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Okay, let's see what we can do with this thing ...


Whitney, 2011
Whitney says, "Incredible youth hostel in Isinlivi, Ecuador. Good vibes."
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Whitney, 2016
Whitney examining a crab found in the mangroves. Mozambique.

Nik & Whitney, 2008
We splurged on a touristy hotel stay just before leaving Bali, Indonesia.

Whitney, 2011
Daybreak over the rain forest canopy in Ecuadoran Amazonia.

Eclipse!!

The Great Solar Eclipse of 2017 crossed the continent, from Oregon to South Carolina, and gave millions of people the chance to witness one of the most awe-inspiring events in the natural world.


Nik's photo of the August 21 eclipse, photographed from Glendo, Wyoming. The star, Regulus, is barely visible to the lower left of the solar corona.
But you had to be within the "path of totality", a narrow band across the earth's surface several thousand miles long but only about 70 miles wide. Outside that band you would only see a partial eclipse, not a total eclipse.

And there is no such thing as a "partial total eclipse", despite the impression blogs and the news media might give. I honestly think that's why so many people misunderstand the utter beauty of the spectacle; they may have seen a partial eclipse in the past that was total somewhere else, and even though they weren't in the path the news kept gushing about it being a total eclipse, so they assume they must have seen a total eclipse and just didn't find it all that impressive.

Posted by Dan 08/29/2017, revised 09/06/2017

(Our kids have grown and are no longer posting blog stories here. Here now, below, are some highlights from past posts.)

First off, let's catch up: Where's Whitney?

Alright, so time to get back into the blogging groove o' things, ey?... This is going to be a fairly disheveled mash of info and observations here - there's a lot to say, and no organized way to do so.

Well, the years have passed since my last round of international adventures, and now I'm out again, in a whole new part of the world - Latin America! It has been my destination for some time now, and I have finally managed to make it happen. I have found a beautiful opportunity in which I can combine travel with work experience. I am currently in Quito, Ecuador, assisting a Marine Ecology masters student with his field work (out on the coast).

So I will be spending one week of every month splashing around tide-pools and collecting data, and the other three weeks of the month will be spent in a nice suburb outside of Quito. I have yet to find out what the three weeks will be filled with, but right now it's looking like: some analysis/ processing of the field data, playing with the university women's soccer team (sports are not so much a women's thing here, I'll just say that), taking Spanish classes at the university (I have some learning to do!), and hopefully visiting nearby mountains, hiking around the highlands.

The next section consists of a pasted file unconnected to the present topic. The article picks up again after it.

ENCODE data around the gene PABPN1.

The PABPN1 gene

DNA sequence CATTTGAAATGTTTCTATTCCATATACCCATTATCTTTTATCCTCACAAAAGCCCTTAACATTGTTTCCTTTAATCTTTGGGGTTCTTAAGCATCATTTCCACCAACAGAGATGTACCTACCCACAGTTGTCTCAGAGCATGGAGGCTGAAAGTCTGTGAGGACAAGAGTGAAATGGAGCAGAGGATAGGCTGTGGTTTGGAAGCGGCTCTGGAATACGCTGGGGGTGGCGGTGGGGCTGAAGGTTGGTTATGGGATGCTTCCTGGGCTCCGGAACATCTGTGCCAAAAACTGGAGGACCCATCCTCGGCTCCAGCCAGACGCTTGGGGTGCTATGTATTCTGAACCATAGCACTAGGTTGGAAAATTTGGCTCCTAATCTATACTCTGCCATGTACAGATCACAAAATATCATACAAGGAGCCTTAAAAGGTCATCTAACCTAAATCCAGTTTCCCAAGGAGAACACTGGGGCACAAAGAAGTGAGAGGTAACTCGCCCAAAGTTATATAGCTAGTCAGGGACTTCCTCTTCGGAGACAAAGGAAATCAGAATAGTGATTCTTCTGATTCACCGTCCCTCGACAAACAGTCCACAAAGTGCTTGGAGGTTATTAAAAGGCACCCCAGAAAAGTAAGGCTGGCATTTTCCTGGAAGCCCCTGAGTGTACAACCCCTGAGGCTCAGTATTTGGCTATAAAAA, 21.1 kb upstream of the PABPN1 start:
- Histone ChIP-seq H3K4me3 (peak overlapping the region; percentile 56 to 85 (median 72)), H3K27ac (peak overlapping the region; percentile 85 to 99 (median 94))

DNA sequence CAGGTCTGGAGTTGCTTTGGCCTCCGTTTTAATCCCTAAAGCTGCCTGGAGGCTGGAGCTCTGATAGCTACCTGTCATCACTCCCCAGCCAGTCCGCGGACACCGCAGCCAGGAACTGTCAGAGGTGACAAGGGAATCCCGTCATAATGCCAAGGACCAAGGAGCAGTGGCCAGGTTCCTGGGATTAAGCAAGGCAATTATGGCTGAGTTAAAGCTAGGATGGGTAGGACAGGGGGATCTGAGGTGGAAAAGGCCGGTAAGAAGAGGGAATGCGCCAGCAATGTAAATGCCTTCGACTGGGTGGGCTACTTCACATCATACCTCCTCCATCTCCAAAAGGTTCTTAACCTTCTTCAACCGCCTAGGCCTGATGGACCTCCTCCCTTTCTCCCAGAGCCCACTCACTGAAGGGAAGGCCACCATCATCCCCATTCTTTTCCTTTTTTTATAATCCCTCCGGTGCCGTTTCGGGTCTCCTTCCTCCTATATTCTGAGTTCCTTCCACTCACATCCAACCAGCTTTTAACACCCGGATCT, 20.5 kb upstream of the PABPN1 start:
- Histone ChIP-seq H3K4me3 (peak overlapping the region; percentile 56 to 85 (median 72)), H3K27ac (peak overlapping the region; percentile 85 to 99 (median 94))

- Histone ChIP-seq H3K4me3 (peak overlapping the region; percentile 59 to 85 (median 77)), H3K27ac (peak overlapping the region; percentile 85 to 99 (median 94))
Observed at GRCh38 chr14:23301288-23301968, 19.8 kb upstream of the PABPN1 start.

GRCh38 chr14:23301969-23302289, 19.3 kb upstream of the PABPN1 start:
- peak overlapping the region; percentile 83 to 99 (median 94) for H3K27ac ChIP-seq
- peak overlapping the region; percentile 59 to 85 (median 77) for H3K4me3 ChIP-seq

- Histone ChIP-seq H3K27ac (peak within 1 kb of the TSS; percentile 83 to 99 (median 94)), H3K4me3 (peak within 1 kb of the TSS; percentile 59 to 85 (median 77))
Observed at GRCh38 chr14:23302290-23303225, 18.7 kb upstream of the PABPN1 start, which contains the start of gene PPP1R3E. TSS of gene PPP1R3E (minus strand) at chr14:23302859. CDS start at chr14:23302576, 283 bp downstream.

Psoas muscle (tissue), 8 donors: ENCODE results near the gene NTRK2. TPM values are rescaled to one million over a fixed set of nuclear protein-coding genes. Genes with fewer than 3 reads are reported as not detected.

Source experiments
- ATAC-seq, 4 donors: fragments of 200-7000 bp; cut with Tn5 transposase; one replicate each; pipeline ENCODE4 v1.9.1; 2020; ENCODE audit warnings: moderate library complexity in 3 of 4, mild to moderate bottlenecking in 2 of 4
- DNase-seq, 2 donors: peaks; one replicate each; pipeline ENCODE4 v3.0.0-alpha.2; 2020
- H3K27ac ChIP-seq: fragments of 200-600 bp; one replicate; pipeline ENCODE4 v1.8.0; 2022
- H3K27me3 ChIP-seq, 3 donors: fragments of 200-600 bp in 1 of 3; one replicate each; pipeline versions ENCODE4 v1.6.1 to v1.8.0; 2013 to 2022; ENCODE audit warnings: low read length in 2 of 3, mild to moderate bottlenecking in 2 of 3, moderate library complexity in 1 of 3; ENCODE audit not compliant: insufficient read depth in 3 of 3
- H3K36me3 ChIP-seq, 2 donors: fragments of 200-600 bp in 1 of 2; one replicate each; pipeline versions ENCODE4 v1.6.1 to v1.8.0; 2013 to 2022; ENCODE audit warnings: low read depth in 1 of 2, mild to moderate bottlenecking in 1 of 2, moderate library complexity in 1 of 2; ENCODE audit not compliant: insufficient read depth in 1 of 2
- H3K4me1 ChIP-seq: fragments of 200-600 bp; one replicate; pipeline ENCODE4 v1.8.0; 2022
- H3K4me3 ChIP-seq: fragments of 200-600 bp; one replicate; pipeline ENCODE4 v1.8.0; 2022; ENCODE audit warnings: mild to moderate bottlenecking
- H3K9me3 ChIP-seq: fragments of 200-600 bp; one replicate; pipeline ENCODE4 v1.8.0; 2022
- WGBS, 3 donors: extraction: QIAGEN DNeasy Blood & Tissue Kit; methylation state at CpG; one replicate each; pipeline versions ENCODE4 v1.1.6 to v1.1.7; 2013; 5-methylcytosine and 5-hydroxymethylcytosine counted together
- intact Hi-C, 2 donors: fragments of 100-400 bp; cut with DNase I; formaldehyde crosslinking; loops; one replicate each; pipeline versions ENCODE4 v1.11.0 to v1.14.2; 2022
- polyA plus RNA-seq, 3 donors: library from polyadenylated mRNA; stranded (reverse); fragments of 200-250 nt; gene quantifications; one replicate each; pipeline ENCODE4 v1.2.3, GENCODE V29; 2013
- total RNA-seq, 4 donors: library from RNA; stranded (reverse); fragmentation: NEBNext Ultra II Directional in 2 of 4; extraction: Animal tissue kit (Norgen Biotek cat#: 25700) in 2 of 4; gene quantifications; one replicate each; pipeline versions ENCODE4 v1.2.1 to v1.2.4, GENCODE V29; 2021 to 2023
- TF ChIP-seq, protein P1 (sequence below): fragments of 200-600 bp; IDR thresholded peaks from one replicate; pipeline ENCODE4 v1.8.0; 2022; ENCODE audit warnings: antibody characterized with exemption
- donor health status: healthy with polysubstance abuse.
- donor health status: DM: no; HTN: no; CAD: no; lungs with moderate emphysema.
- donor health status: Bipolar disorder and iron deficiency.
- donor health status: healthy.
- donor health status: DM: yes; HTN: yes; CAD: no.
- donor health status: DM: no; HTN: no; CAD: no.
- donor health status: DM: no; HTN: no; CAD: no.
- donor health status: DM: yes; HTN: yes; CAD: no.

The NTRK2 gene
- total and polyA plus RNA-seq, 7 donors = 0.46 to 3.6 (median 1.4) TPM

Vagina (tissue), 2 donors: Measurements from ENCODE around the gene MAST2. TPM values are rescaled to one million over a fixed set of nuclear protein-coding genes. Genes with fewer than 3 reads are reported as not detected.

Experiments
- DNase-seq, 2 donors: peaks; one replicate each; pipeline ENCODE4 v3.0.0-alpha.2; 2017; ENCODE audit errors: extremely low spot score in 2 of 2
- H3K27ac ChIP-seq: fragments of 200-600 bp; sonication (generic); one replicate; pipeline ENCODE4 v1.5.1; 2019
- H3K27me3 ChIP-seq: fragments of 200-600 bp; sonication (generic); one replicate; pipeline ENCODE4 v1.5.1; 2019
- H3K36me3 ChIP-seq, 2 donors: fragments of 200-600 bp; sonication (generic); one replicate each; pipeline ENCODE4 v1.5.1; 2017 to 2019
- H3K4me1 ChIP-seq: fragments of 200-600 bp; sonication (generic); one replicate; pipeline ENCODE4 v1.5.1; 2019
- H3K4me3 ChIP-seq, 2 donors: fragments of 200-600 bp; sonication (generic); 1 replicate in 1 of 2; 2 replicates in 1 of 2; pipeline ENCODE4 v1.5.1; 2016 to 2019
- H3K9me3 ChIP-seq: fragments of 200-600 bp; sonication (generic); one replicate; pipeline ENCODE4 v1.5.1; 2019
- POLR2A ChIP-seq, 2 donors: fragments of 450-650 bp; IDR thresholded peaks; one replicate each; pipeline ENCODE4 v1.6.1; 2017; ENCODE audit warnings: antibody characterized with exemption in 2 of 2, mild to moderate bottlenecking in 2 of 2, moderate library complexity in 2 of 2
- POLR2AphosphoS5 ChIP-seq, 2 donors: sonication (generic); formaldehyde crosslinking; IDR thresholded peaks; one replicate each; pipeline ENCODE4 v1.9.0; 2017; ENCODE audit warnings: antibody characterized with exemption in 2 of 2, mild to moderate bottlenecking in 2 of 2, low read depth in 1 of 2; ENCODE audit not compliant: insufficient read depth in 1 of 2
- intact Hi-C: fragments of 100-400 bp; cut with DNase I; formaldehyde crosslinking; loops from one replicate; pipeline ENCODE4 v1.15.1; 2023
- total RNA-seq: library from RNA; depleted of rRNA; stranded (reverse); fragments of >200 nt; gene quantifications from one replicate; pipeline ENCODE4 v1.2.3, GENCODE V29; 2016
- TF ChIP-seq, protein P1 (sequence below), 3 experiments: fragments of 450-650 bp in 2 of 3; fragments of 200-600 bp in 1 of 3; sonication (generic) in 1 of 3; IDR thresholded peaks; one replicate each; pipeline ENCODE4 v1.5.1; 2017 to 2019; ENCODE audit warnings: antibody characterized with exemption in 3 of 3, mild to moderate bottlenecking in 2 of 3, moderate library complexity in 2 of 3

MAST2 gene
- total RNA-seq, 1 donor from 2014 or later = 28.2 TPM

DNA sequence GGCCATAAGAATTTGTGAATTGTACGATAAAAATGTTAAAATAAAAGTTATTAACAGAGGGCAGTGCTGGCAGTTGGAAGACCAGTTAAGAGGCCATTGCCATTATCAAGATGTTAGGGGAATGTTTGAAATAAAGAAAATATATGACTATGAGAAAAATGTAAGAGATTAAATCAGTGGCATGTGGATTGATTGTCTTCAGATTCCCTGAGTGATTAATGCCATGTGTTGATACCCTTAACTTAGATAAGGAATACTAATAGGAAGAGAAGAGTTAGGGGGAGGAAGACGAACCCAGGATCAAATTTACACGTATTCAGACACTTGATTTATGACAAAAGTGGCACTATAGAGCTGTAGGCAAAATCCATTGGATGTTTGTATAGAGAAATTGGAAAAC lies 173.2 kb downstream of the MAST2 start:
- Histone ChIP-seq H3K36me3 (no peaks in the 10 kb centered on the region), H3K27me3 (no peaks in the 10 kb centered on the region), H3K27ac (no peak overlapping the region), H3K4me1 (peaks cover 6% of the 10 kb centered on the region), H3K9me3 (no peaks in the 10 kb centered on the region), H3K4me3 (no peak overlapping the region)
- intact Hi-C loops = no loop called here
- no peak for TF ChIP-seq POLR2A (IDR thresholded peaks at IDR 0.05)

Posted by Whitney 01/13/2011, revised 01/14/2011

Like Ripping off a BandAid

Well we managed to extricate ourselves from Koh Tao last week. The trick is to do it fast and with no warning. We went down to check on tickets to Chiang Mai and found that it was either leave the next day or wait another week for availability, so we booked it and got the next boat off.


Goodells Rule!


Posted by nik 10/21/2008, revised 11/05/2008

The Inaugural Wisconsin Milkman 70.3 Triathlon



Wisconsin is known for having some pretty extreme weather conditions. I remember one summer night without air conditioning, when I tried to sleep snuggling a 7 pound bag of ice. Within 2 hours, there was nothing left but a hot puddle. The Polar Vortex of 2014 ushered in days so cold, you could throw a pot of boiling water into the air and it would instantly turn to snow.

But when I arrived in Madison a few days before the Wisconsin Milkman 70.3 Triathlon, I was greeted by the very best the city has to offer. In the mid 70's, with low humidity, it was the postcard version of the city, flowers blooming, lush green trees and breezy, sunny perfection.

I visited with friends, swam in the lake, biked through the Arboretum, lounged on the Union Terrace, and I realized how much I missed this fantastic town.

When Sunday race morning arrived, I was overwhelmed with gratitude for just being there on this most gorgeous of summer weekends, enjoying the fresh air and uncluttered roads. I felt lucky to participate in this inaugural race. Four years ago it was a dream that the Race Day Events team talked excitedly about, and now here it was, a dream come true. Finally, a 70.3 in Madison!



Posted by Kimberly 07/04/2016